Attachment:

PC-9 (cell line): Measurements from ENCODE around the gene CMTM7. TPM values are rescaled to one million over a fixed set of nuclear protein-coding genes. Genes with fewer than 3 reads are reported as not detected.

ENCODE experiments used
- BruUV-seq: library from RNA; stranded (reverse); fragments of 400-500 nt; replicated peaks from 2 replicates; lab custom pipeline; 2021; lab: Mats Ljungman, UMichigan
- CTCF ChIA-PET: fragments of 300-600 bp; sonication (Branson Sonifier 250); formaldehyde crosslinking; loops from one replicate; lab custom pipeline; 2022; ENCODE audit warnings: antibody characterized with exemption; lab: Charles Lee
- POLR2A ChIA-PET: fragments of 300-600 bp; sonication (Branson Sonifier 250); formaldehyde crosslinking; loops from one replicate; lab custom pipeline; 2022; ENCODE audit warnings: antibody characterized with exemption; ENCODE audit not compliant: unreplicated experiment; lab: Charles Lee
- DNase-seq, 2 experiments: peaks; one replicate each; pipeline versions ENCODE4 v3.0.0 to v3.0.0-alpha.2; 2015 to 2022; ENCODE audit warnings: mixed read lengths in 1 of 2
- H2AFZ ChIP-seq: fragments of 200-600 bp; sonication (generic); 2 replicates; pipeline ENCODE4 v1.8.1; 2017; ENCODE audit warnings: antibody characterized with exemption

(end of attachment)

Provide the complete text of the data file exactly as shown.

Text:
PC-9 (cell line): Measurements from ENCODE around the gene CMTM7. TPM values are rescaled to one million over a fixed set of nuclear protein-coding genes. Genes with fewer than 3 reads are reported as not detected.

ENCODE experiments used
- BruUV-seq: library from RNA; stranded (reverse); fragments of 400-500 nt; replicated peaks from 2 replicates; lab custom pipeline; 2021; lab: Mats Ljungman, UMichigan
- CTCF ChIA-PET: fragments of 300-600 bp; sonication (Branson Sonifier 250); formaldehyde crosslinking; loops from one replicate; lab custom pipeline; 2022; ENCODE audit warnings: antibody characterized with exemption; lab: Charles Lee
- POLR2A ChIA-PET: fragments of 300-600 bp; sonication (Branson Sonifier 250); formaldehyde crosslinking; loops from one replicate; lab custom pipeline; 2022; ENCODE audit warnings: antibody characterized with exemption; ENCODE audit not compliant: unreplicated experiment; lab: Charles Lee
- DNase-seq, 2 experiments: peaks; one replicate each; pipeline versions ENCODE4 v3.0.0 to v3.0.0-alpha.2; 2015 to 2022; ENCODE audit warnings: mixed read lengths in 1 of 2
- H2AFZ ChIP-seq: fragments of 200-600 bp; sonication (generic); 2 replicates; pipeline ENCODE4 v1.8.1; 2017; ENCODE audit warnings: antibody characterized with exemption